I’ve become something of an expert in surviving small bathrooms. I’ve lived in places with bathrooms that range from cozy to outright tight, makeshift to fully remodeled. Let me tell you: in retrospect, it’s easy to see that there are a few things that can really make or break a small bathroom when it comes to storage space. And I’m not talking the conventional wisdom and small bathroom storage advice, or even huge things that will make a big difference in your storage space. I’m talking the little details that, if left unchecked, can turn into the chronic mild irritants that can start your day on the wrong foot. So how do you take your small bathroom from merely livable to absolutely lovable?
Don’t Forget The Drawers
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The number one piece of advice I’d offer to anyone getting ready to remodel a small bathroom is this: don’t forget about drawers. With so many bathroom vanities out there designed to accommodate smaller spaces, it can be all too easy to narrow your search solely by the width and depth of the vanity. But take it from me: a bathroom without waist-ish level drawers is always going to have at least one nagging irritation. Especially if your counter is too small for things like hair brushes, razors, or even a tube of toothpaste, you’re going to get pretty sick pretty fast of only having an under the sink cabinet – or no immediately reachable storage space at all. The remedy is simple: look for a compact vanity like this Madrid Vanity from Design Elements that has at least one drawer you don’t have to bend down to reach.
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A further note about the drawers – there’s a simple reason that most smaller vanities don’t come with a top pull out drawer, and its name is plumbing. But even remedying the problem with a wall mount faucet and recessed plumbing (which is a great option if you have the budget) doesn’t fix the baseline problem that most pre-made vanities are designed to accommodate piping. So when you’re eyeballing potential vanities, be aware that just because it has a drawer plate on the upper edge doesn’t mean there’s a functioning drawer inside – it’s often just decorative. That said, many vanities, like this Console Vanity from Bellaterra, have upper drawers designed on the inside to accommodate the plumbing while still giving you that much-needed drawer space.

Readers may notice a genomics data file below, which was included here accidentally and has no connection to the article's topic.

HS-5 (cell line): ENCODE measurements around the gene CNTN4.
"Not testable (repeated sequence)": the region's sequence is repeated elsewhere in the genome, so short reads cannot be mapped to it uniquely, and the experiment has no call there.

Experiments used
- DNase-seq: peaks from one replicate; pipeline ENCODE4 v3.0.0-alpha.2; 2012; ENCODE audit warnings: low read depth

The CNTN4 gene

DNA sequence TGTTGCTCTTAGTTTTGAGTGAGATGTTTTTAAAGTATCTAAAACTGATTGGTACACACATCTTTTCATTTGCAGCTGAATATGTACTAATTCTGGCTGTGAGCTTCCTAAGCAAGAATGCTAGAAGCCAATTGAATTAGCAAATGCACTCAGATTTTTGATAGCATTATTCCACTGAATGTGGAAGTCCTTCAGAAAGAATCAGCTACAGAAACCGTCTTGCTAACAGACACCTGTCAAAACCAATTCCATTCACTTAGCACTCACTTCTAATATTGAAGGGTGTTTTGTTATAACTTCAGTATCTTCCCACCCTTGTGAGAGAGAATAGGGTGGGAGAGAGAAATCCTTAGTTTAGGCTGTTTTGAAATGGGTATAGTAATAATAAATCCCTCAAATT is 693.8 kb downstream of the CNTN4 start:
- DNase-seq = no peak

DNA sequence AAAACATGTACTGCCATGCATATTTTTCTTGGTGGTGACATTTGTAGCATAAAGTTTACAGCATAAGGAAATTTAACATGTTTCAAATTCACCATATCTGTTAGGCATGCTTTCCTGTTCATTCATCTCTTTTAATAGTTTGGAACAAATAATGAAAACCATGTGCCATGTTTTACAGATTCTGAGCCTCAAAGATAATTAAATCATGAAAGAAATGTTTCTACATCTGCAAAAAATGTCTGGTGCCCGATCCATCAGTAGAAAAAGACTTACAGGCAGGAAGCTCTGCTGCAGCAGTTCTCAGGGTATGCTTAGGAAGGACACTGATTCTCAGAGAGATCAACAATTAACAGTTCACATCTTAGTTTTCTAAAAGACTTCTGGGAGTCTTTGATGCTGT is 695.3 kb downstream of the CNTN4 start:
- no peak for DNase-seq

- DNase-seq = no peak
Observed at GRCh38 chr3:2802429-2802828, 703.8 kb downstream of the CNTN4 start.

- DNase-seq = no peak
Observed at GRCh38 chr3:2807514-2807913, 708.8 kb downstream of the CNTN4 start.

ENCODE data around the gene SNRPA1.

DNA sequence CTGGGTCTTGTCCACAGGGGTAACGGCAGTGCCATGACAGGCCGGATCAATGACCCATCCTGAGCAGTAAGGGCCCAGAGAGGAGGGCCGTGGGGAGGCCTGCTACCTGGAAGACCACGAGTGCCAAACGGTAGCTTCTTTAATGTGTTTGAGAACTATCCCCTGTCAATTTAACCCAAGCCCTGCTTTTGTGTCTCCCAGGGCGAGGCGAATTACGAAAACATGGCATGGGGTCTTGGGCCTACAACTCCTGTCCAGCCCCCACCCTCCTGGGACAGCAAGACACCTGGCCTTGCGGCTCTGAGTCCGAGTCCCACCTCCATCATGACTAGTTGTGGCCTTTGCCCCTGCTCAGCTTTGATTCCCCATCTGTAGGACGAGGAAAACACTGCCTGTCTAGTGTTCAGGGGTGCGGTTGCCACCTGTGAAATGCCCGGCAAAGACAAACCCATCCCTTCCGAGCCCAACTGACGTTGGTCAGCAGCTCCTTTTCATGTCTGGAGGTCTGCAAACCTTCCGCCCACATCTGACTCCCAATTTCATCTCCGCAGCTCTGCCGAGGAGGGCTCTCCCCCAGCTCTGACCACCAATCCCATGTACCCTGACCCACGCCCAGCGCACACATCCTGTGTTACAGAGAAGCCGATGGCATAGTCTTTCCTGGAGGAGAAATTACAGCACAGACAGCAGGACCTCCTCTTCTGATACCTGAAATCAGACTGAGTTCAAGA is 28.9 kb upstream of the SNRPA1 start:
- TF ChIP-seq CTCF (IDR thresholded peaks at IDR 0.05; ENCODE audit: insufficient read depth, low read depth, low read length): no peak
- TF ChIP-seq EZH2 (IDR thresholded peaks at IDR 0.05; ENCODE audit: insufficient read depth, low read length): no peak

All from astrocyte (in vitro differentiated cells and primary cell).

Shelves, Everywhere, Shelves!
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It’s been said a thousand times that the best way to make the most of a small bathroom (or any small space, really) is to utilize your vertical space, but adding shelving isn’t just a solution for the walls. Even the best designed bathroom vanities have cabinets that are taller than can be used practically, which means that simply adding a shelf in the middle will effectively double your storage space. Including a shelf also helps keep the space divided up better and easier to organize, which can save you having to dig through cluttered shampoo bottles and rolls of TP just to find your hair dryer in the morning.
If You’ve Got The Space, Use It!